erected by the farmer or by the farmer's threat of a
law suit. He boldly announced to the farmer his in-
tention to cross the farm by way of the stream and
to take fish while on his journey. He also told him that
he was going to wade up and down the stream at
that point and fish at all likely spots and if any of
the barriers erected by the farmer proved insurmount-
able he was going to carry his craft along the bank
until he reached the other side of the barrier. This
fisherman's courage and determination have opened
the river to all fishermen. The Supreme Court of
Missouri applying the federal rule as to navigability
agreed with the farmer that the river was non-navi-
gable and that title to its bed was in the farmer, but
said that the bed was however a public highway for
travel by floating or wading and that, the title to un-
captured fish in the river was in the state and since the
fisherman was not a trespasser by floating down the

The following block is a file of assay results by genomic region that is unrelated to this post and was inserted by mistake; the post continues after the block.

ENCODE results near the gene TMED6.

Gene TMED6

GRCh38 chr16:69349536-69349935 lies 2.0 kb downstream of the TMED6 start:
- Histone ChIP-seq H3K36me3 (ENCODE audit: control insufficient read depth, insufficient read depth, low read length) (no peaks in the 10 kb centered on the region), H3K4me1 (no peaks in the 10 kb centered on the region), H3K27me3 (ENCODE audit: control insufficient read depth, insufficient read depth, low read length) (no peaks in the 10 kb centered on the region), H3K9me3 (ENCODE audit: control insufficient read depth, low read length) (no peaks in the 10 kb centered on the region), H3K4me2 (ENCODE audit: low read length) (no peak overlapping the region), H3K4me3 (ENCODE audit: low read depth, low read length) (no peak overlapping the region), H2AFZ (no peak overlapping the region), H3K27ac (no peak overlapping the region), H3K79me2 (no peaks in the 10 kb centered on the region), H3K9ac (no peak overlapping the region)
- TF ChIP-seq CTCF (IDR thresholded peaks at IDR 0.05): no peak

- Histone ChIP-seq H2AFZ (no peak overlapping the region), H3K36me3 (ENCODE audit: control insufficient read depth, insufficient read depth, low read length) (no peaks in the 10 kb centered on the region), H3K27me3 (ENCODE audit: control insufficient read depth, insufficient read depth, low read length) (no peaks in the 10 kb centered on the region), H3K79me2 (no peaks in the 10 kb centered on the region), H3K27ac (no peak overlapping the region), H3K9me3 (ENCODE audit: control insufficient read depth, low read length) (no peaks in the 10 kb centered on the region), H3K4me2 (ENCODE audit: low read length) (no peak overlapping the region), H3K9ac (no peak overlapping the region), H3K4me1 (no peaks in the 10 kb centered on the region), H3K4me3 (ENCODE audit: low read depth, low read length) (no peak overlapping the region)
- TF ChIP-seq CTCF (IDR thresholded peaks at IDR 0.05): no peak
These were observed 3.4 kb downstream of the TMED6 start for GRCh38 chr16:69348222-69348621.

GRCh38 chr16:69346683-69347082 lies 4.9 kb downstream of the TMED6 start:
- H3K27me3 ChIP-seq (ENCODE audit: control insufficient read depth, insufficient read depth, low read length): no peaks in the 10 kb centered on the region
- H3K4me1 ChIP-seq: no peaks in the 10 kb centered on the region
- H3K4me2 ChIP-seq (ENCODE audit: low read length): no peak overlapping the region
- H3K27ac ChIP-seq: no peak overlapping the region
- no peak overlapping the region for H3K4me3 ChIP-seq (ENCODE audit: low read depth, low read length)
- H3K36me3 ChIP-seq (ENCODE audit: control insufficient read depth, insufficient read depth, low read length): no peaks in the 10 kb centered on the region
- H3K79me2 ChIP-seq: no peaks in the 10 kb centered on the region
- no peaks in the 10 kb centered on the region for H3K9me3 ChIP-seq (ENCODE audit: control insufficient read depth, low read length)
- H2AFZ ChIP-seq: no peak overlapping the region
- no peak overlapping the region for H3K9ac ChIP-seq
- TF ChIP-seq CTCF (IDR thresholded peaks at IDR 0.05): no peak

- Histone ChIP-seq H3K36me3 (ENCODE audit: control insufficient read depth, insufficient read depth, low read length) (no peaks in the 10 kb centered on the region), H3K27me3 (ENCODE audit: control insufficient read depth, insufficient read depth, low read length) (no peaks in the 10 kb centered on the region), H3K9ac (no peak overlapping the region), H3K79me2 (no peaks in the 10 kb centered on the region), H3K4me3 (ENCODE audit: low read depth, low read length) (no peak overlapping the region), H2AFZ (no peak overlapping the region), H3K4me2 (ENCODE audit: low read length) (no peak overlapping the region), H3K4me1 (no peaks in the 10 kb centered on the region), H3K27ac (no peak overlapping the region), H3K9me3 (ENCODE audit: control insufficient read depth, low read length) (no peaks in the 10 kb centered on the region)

river, he had a right to take such fish as he could
lawfully capture.
The Appellate Court of Missouri in the case of
Burgess v. Kansas City, 259 S. W. 2d 702, held that
a party who had obtained a final judgment for personal
injuries against the city of Kansas City would be pre-
cluded from successfully levying execution against the
city waterworks plant or the receipts therefrom.
The court pointed out that the overwhelming
weight of authority is that property which is owned,
controlled and operated by a county or municipality
in its governmental capacity, is not subject to execu-
tion by a judgment creditor, but that the question
which gives the courts the greatest concern is whether
the property and funds arising from the operation of
a public utility, such as waterworks, which is owned
by a municipality, are subject to execution.
Concluding that Kansas City owned and operated
its waterworks in a proprietary capacity, the court held
that it did so for public purposes only and that for
that reason neither the plant nor the receipts there-
from are subject to execution.